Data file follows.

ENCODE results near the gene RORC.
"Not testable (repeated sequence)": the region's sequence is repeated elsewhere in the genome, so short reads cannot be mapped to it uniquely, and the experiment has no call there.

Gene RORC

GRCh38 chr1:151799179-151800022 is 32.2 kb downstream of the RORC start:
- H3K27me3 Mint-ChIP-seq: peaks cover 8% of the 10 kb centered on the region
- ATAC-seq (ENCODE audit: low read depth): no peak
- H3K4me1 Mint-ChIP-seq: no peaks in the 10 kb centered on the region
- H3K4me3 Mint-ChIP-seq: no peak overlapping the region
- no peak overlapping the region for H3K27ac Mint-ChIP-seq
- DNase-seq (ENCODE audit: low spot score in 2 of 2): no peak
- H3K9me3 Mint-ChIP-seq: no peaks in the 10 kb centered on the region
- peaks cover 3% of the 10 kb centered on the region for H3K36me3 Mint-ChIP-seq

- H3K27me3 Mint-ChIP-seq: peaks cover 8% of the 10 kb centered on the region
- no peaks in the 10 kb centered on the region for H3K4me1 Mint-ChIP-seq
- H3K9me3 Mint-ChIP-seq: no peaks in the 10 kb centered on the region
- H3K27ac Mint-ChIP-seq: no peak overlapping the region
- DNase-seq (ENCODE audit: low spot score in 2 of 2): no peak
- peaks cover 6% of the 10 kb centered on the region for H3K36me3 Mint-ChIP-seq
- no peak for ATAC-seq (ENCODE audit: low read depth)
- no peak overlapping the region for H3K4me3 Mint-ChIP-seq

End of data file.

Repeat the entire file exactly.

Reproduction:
ENCODE results near the gene RORC.
"Not testable (repeated sequence)": the region's sequence is repeated elsewhere in the genome, so short reads cannot be mapped to it uniquely, and the experiment has no call there.

Gene RORC

GRCh38 chr1:151799179-151800022 is 32.2 kb downstream of the RORC start:
- H3K27me3 Mint-ChIP-seq: peaks cover 8% of the 10 kb centered on the region
- ATAC-seq (ENCODE audit: low read depth): no peak
- H3K4me1 Mint-ChIP-seq: no peaks in the 10 kb centered on the region
- H3K4me3 Mint-ChIP-seq: no peak overlapping the region
- no peak overlapping the region for H3K27ac Mint-ChIP-seq
- DNase-seq (ENCODE audit: low spot score in 2 of 2): no peak
- H3K9me3 Mint-ChIP-seq: no peaks in the 10 kb centered on the region
- peaks cover 3% of the 10 kb centered on the region for H3K36me3 Mint-ChIP-seq

- H3K27me3 Mint-ChIP-seq: peaks cover 8% of the 10 kb centered on the region
- no peaks in the 10 kb centered on the region for H3K4me1 Mint-ChIP-seq
- H3K9me3 Mint-ChIP-seq: no peaks in the 10 kb centered on the region
- H3K27ac Mint-ChIP-seq: no peak overlapping the region
- DNase-seq (ENCODE audit: low spot score in 2 of 2): no peak
- peaks cover 6% of the 10 kb centered on the region for H3K36me3 Mint-ChIP-seq
- no peak for ATAC-seq (ENCODE audit: low read depth)
- no peak overlapping the region for H3K4me3 Mint-ChIP-seq